|Guy Wilkinson Stuart Castle|
File:Lt Guy WS Castle.jpg|
Guy Castle as a lieutenant
|Born||February 8, 1879|
|Died||August 10, 1919(aged 40)|
|Place of birth||Portage, Wisconsin|
|Allegiance||United States of America|
|Service/branch||United States Navy|
|Years of service||1901–1919|
|Battles/wars||Occupation of Veracruz|
|Awards||Medal of Honor|
Guy W. S. Castle (February 8, 1879  – August 10, 1919) was an officer of the United States Navy who received the Medal of Honor for his actions during the United States occupation, of Veracruz, Mexico, in 1914.
Birth and educationEdit
Guy Wilkinson Stuart Castle was born in Portage, Wisconsin, on 8 February 1879 or 8 February 1880. He was appointed a naval cadet at the United States Naval Academy in Annapolis, Maryland, on 20 May 1897. While at the Naval Academy, Castle was nicknamed "Hoot," "Pub," or "Jim," and came to be nicknamed "the Great Stone Face." He graduated from the Naval Academy on 7 June 1901.
Early career, 1901-1903Edit
Castle reported to the receiving ship USS Independence (1814) on 29 June 1901. Detached on 31 July 1901 to proceed to the Asiatic Station on board a United States Army Transport, he departed on 1 August 1901. Ultimately, he reported to armored cruiser USS Brooklyn (ACR-3) on 6 September 1901, but served in her only for a little over a month, being detached to battleship USS Kentucky (BB-6) on 11 October 1901.
His title changed from naval cadet to midshipman on 1 July 1902, Castle was ordered detached from Kentucky on 21 July 1902 to the gunboat USS Monocacy (1864), then to the gunboiat USS Vicksburg (PG-11), reporting to Vicksburg on 30 July 1902 at Chefoo, China. Over the ensuing months, Vicksburg "showed the flag" and conducted training, steaming from Chinese to Korean, Japanese, and Philippine ports. Tensions between Japan and Russia occasioned Vicksburg's being dispatched to Chemulpo, Korea, where she arrived on 30 December 1903 to protect American interests there.
Castle's promotion to ensign, retroactive to 7 June 1903, occurred on 5 February 1904, the same day that Japan and Russia broke off diplomatic relations. Soon thereafter, on 8 February 1904, the Japanese declared war upon Russia, beginning the Russo-Japanese War; that day, a fleet commanded by Japanese Rear Admiral Uriu Sotokichi arrived off Chemulpo, then landed troops. The following morning, the Japanese issued a challenge to the two Russian warships in port, the steel-hulled protected cruiser Variag and the gunboat Koretz, neither of which knew war had been declared, that the Japanese would attack the Russians where they lay unless they stood out of port by noon to do battle. The Russian ships began clearing for action at 9:00 a.m., then gamely stood out, to the cheers of the neutrals, the Japanese opening fire at about 11:50 a.m. Within a half hour, Variag and Koretz retired toward Chemulpo, the Japanese ceasing fire at 12:40 to avoid endangering neutral shipping. Variag, badly damaged and afire, had suffered heavy casualties; British, French, and Italian warships sent boats with medical personnel to lend assistance. Vicksburg sent a whaleboat to do likewise. Castle's participation in that endeavor of mercy prompted Variag's commanding officer to present his personal sword to the young ensign in gratitude.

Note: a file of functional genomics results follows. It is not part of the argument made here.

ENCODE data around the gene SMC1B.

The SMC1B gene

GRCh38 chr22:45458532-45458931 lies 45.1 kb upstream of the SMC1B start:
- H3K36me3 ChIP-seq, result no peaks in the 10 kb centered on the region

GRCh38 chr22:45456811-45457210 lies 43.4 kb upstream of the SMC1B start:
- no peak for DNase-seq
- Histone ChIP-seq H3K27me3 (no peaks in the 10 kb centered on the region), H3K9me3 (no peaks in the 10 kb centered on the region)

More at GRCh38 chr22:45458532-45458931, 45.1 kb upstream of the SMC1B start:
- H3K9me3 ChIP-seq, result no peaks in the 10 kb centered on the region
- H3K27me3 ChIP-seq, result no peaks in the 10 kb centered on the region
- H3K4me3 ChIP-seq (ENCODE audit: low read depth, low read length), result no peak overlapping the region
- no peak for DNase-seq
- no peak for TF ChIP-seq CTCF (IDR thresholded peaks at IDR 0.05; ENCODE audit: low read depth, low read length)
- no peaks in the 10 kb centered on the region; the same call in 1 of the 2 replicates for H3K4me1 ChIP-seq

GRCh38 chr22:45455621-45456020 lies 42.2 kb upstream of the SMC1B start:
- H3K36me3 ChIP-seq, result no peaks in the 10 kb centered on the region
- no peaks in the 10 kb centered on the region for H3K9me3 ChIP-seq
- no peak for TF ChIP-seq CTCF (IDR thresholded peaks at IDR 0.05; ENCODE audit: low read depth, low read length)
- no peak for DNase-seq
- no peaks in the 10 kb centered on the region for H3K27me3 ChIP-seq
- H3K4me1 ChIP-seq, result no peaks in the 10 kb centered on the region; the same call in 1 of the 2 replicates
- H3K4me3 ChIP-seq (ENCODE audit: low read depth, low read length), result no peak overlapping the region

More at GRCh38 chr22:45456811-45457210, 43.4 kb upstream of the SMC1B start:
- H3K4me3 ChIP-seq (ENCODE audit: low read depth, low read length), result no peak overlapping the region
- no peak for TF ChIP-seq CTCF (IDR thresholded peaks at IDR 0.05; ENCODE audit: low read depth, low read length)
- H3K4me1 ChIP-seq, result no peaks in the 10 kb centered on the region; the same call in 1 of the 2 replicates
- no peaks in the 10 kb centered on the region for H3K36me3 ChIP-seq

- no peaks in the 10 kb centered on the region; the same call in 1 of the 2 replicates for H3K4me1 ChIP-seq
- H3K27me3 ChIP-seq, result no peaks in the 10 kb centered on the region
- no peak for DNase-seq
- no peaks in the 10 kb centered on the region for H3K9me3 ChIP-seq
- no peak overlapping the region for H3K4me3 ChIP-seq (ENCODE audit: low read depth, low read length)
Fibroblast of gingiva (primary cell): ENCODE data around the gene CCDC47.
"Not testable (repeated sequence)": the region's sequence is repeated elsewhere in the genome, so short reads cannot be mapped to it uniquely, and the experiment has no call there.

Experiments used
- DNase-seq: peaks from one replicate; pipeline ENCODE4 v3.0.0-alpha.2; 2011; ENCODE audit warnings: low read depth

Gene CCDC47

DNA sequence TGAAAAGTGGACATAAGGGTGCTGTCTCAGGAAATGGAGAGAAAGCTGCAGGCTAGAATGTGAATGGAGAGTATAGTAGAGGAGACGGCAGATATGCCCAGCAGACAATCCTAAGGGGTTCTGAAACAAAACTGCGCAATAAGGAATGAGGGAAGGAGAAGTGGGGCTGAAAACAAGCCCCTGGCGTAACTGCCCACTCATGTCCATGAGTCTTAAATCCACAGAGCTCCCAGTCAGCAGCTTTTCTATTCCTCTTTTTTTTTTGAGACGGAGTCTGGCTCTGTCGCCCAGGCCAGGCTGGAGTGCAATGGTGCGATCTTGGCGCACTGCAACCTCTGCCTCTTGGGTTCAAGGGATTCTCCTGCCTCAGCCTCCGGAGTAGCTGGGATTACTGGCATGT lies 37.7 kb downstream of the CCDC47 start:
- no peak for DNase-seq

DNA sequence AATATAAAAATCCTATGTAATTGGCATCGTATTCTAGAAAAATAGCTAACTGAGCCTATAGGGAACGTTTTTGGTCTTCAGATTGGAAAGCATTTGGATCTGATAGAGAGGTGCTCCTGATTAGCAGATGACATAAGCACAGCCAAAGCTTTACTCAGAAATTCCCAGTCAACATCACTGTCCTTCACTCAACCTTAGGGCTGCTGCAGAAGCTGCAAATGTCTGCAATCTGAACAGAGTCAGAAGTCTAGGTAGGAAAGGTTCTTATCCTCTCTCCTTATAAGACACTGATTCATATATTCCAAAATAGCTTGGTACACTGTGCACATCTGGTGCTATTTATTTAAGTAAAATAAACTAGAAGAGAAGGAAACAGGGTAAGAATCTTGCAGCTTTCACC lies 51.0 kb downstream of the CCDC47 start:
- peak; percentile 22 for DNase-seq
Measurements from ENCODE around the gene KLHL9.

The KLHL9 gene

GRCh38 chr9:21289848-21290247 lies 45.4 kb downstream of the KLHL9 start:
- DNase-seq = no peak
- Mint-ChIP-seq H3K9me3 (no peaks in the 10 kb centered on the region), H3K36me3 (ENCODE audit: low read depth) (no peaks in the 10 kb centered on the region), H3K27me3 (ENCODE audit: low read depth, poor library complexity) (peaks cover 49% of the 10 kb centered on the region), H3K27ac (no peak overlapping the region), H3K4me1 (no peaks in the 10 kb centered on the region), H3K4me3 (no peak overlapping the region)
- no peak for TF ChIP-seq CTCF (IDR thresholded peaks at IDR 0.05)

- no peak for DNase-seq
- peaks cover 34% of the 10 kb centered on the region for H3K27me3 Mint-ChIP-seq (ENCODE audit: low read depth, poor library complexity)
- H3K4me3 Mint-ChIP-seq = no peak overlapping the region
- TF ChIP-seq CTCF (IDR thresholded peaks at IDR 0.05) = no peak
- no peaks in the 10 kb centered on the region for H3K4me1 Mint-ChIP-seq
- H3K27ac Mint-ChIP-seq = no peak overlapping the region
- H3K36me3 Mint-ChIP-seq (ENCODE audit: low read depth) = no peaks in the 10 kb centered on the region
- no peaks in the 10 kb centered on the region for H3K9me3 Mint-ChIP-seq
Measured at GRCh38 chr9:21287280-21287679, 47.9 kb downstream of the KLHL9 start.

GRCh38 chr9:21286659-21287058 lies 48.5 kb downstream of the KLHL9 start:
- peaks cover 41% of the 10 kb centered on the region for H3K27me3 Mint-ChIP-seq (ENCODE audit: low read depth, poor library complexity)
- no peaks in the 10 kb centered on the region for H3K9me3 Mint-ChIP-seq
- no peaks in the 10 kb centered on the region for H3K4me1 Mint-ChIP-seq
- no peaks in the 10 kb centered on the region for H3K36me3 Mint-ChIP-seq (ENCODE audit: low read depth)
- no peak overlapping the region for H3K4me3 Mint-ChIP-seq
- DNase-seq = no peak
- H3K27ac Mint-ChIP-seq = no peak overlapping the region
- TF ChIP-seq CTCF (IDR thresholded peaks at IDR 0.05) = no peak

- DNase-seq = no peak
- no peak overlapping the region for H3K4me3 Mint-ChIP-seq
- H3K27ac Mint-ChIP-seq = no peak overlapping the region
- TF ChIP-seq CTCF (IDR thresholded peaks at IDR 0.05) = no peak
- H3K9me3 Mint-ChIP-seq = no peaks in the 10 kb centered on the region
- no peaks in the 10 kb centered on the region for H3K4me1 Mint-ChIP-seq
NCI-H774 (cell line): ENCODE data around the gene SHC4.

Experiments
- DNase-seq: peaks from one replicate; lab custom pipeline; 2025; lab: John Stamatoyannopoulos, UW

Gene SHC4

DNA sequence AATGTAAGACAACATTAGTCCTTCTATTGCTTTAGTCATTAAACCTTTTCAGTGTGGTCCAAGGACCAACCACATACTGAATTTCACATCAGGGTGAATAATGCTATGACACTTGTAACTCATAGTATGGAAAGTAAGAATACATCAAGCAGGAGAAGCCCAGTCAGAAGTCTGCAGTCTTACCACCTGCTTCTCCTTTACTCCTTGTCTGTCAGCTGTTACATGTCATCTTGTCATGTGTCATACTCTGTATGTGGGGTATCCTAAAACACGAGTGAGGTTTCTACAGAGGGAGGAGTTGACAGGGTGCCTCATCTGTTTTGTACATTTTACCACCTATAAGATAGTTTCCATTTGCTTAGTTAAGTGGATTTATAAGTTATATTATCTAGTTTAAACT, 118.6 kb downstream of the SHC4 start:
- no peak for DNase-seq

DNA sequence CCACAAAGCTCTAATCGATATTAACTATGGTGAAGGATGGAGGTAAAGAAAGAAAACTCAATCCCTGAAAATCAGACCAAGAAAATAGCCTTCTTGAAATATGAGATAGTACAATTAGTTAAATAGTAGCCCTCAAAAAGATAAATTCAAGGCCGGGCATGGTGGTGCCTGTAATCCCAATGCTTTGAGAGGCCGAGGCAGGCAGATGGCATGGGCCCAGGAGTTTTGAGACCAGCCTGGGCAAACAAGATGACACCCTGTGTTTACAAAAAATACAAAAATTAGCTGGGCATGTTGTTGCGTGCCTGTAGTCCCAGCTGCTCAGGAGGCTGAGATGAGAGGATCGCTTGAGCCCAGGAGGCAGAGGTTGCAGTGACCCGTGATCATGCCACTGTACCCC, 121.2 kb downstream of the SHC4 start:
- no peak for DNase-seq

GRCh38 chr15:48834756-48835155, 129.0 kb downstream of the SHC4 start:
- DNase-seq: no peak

Surface ship duty, 1904-1907Edit
Vicksburg returned to the United States on 29 June 1904, arriving at Bremerton, Washington, to be decommissioned. Detached from Vicksburg on 15 July 1904, Castle returned home with 30 days leave, upon the expiration of which he was to await orders to sea. On 12 August 1904, he received orders to the protected cruiser USS Chicago (1885), and reported aboard her on 22 August 1904. Detached on 28 October 1905, he reported to store ship USS Celtic (AF-2) on 30 October 1904, becoming her navigator on 21 November 1904, then her senior engineer on 1 February 1906. On 11 August 1906, he received simultaneous promotions to Lieutenant, junior grade and lieutenant.
Submarine duty, 1907-1909Edit
Detached to command submarine USS Plunger (SS-2) ("a cross between a Jules Verne fantasy and a humpbacked whale [sic]," as one junior contemporary, Ensign Chester W. Nimitz, later described early submarines) on 22 February 1907, reporting for that duty on 23 February 1907 and assuming command upon her recommissioning at the New York Navy Yard in Brooklyn, New York. He received additional duty as commanding officer of USS Shark (SS-8) on 23 August 1907. Detached from Plunger to "continue other duties" (perhaps to devise means related to the envisioned transfer of "submarine torpedo boats" to the Asiatic Station as deck cargo on board colliers) on 24 December 1907, he then received orders to temporary duty at the Bureau of Navigation, reporting there on 25 April 1908, upon completion of which he was to travel to Mare Island Navy Yard at Vallejo, California, where he would have duty in connection with submarine USS Pike (SS-6). He reported on 13 May 1908, only to be detached on 1 July 1908 to travel to the Asiatic Station for duty with a draft of men, taking passage on 6 July 1908. He reported for duty on 4 August 1908 in connection with fitting out submarines USS Porpoise (SS-7) and Shark, both of which had been transported to Cavite Navy Yard on Luzon in the Philippine Islands as deck cargo on board the collier USS Caesar (AC-16).
Battleship duty, 1909-1910Edit
Relieved on 9 July 1909 with new orders, Castle returned to the United States on 20 August 1909, reporting to battleship USS Ohio (BB-12) on 12 October 1909 to serve as her senior engineer officer. When Ohio was decommissioned a little over two months later, Castle received orders on 23 December 1909 to report without delay to battleship USS New Jersey (BB-16) for duty as her senior engineer officer, going on board New Jersey on 26 December 1909. He remained on New Jersey until detached on 6 August 1910.
Shore duty, 1910-1913Edit